Cardiff born in 1957 in Brussels, Ontario; Bures Miller born in 1960 in Vegreville, Alberta. Live and work in Berlin, Germany, and Grindrod, British Columbia.
Janet Cardiff and George Bures Miller are internationally renowned installation and sound artists. Their breakthrough work was 1995’s The Dark Pool, a roomful of bric-a-brac that made noises as viewers passed by and interacted with it. This set the tone for subsequent work which had viewers confronting the uncanny by way of ambiguous objects and fractured narratives. In addition to kinetic sculpture and sound, cinema became an important component. Cardiff and Miller represented Canada at the Venice Biennale in 2001, with The Paradise Institute receiving a special jury prize, the first to be presented to Canadians at the Biennale. That same year, Cardiff debuted a solo work, The Forty Part Motet—a circle of 40 speakers, each playing a member of a choir singing Thomas Tallis’ 1573 work Spem in alium—at various venues, including at PS1 in New York. Cardiff is also known for her “walks,” commissioned site-specific audio tours, again with fractured, evocative narratives. In 2011, Cardiff and Miller won Germany’s prestigious Käthe Kollwitz Prize. In 2012, they participated in (d)OCUMENTA 13. “Lost in the Memory Palace,” a selected, touring retrospective of their work, opened at the Art Gallery of Ontario in 2013.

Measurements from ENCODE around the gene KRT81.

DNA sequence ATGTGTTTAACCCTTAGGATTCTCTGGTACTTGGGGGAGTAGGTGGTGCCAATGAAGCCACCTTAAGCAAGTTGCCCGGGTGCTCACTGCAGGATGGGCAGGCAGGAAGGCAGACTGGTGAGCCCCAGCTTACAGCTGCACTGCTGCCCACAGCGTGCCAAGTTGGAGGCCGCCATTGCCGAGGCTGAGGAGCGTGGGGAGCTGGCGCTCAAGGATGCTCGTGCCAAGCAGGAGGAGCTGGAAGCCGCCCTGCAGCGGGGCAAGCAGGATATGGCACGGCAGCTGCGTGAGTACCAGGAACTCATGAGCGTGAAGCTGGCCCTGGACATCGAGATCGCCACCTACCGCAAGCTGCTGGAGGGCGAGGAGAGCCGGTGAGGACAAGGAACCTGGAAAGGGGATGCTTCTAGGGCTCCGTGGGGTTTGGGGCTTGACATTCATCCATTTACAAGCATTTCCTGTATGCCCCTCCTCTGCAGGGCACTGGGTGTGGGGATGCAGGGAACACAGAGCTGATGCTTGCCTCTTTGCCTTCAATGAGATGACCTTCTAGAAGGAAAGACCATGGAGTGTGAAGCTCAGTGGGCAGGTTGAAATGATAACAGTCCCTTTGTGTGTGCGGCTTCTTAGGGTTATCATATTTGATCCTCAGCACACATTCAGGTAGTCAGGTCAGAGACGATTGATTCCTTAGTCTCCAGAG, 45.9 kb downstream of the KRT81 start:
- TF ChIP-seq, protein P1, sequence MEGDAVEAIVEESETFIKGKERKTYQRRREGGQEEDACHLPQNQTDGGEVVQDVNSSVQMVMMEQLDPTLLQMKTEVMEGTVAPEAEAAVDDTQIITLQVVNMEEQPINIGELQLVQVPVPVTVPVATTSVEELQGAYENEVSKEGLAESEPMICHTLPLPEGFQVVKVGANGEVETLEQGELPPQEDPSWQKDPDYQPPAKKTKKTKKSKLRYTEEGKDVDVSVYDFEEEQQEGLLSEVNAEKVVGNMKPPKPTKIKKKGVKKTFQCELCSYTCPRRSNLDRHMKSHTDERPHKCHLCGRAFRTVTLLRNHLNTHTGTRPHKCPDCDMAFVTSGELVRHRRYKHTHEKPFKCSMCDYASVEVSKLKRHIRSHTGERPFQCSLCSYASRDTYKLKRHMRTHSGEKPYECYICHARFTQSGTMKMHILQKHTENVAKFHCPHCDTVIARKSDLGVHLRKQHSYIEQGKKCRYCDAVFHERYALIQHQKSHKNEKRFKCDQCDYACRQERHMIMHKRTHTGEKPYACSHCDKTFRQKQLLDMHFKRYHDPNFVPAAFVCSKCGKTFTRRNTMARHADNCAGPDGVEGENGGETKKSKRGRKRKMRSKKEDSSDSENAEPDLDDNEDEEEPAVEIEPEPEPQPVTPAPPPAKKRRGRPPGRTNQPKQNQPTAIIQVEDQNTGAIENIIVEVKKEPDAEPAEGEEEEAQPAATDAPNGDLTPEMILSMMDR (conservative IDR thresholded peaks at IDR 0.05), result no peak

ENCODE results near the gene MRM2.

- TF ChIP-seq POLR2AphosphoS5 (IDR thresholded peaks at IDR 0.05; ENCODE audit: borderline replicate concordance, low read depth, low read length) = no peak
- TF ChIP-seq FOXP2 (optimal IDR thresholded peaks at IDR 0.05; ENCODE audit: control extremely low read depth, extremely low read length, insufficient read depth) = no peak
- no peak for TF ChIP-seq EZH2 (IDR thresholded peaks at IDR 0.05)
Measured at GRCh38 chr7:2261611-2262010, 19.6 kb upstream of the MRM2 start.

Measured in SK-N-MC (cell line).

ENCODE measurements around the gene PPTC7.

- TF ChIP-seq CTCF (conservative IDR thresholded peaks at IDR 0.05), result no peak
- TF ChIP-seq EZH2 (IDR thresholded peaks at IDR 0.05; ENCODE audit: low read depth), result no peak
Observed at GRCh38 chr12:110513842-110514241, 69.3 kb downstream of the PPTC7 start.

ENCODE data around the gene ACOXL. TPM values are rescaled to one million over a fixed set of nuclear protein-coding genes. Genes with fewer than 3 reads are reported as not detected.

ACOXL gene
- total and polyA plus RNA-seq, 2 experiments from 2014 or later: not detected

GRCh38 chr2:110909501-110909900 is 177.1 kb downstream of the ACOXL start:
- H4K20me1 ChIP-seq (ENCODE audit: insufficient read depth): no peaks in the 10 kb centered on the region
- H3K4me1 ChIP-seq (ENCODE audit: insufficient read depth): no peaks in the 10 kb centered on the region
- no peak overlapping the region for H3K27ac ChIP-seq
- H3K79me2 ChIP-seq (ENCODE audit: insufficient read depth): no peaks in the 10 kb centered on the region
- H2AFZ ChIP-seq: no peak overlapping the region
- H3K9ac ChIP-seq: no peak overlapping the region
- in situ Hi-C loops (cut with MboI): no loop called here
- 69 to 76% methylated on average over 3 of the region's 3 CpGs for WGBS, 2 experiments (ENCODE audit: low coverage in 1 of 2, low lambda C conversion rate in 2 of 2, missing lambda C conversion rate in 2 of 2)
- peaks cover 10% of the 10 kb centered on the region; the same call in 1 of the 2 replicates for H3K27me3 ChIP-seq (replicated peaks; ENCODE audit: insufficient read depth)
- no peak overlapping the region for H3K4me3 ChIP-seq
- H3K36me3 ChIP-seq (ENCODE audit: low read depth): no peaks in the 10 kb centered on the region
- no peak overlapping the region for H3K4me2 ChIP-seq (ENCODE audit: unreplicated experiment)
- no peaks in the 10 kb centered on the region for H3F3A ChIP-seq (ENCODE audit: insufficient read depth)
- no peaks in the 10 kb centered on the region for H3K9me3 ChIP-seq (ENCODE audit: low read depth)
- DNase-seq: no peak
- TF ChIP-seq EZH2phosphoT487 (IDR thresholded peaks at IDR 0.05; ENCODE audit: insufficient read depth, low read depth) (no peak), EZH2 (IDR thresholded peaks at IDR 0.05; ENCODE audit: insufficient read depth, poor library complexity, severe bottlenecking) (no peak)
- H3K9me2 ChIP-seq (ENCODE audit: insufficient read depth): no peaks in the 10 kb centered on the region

Photo of Janet Cardiff and George Bures Miller by Zev Tiefenbach.